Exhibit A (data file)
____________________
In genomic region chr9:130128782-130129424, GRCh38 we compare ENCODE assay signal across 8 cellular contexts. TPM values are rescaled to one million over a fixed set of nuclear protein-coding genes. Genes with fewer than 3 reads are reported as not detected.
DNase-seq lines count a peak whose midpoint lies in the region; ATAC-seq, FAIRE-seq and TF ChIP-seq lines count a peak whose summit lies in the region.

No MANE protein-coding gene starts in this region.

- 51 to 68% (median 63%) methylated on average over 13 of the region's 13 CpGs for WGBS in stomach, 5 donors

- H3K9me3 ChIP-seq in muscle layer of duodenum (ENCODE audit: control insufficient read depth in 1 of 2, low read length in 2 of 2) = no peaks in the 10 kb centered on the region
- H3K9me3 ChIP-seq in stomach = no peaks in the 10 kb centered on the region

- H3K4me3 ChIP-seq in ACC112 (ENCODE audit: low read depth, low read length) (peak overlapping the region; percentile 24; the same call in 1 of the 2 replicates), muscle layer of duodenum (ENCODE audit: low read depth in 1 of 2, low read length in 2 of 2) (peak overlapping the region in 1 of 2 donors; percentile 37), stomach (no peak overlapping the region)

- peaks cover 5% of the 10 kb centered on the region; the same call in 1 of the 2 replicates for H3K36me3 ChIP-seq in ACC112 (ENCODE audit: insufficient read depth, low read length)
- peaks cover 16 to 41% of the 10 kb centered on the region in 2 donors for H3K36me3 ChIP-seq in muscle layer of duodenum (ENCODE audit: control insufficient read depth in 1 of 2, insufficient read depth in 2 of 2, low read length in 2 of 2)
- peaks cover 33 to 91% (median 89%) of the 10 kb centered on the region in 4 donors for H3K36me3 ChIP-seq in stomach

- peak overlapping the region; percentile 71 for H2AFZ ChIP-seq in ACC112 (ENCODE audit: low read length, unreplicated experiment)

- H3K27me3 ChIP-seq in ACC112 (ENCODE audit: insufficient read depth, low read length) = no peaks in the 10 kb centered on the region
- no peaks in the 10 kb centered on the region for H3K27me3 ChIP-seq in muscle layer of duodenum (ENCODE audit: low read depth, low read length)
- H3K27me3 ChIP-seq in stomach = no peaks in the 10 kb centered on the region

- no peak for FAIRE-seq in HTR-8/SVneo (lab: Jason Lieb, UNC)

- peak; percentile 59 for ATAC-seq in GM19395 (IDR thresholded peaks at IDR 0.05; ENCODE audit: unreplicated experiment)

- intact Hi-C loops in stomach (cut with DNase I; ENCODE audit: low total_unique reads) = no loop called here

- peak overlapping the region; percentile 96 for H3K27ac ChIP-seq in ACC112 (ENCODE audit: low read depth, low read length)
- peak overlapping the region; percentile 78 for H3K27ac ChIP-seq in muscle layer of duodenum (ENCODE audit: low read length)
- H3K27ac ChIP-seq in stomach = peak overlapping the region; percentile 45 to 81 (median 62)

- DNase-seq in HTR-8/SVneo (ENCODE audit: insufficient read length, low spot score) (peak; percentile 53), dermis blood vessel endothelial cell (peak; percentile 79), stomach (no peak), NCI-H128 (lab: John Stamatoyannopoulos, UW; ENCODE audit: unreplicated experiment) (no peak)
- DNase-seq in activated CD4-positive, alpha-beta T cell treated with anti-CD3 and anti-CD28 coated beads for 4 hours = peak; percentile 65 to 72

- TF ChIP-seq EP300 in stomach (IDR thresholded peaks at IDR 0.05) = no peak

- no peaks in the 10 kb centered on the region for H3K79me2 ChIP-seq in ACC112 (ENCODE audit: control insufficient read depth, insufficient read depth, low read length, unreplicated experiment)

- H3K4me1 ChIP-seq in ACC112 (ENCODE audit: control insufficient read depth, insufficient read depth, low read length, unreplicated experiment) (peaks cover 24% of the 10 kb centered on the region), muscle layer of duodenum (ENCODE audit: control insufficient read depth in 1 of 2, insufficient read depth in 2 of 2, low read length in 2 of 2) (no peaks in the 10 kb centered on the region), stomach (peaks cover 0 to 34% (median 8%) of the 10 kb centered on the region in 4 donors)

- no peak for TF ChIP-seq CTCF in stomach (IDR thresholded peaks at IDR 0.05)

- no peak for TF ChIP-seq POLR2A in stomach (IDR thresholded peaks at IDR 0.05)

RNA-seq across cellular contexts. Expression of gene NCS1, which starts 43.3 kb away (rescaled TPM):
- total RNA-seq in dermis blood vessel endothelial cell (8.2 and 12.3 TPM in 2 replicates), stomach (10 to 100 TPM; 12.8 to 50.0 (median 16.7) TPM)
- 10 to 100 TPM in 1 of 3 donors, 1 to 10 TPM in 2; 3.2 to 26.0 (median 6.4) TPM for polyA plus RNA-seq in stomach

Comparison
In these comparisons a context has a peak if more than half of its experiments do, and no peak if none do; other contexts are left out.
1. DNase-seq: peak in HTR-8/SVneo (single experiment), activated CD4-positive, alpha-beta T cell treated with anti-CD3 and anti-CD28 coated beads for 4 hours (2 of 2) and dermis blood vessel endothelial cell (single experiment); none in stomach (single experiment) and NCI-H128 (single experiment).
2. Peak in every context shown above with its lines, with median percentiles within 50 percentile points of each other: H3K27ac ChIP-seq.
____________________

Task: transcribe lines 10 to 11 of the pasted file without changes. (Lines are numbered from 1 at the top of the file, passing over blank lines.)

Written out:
- peaks cover 33 to 91% (median 89%) of the 10 kb centered on the region in 4 donors for H3K36me3 ChIP-seq in stomach

- peak overlapping the region; percentile 71 for H2AFZ ChIP-seq in ACC112 (ENCODE audit: low read length, unreplicated experiment)